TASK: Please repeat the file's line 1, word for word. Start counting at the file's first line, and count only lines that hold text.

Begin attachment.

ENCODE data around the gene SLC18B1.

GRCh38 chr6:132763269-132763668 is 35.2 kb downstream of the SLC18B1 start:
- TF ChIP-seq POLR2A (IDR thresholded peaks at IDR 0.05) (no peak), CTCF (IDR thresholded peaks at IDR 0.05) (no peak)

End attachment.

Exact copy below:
ENCODE data around the gene SLC18B1.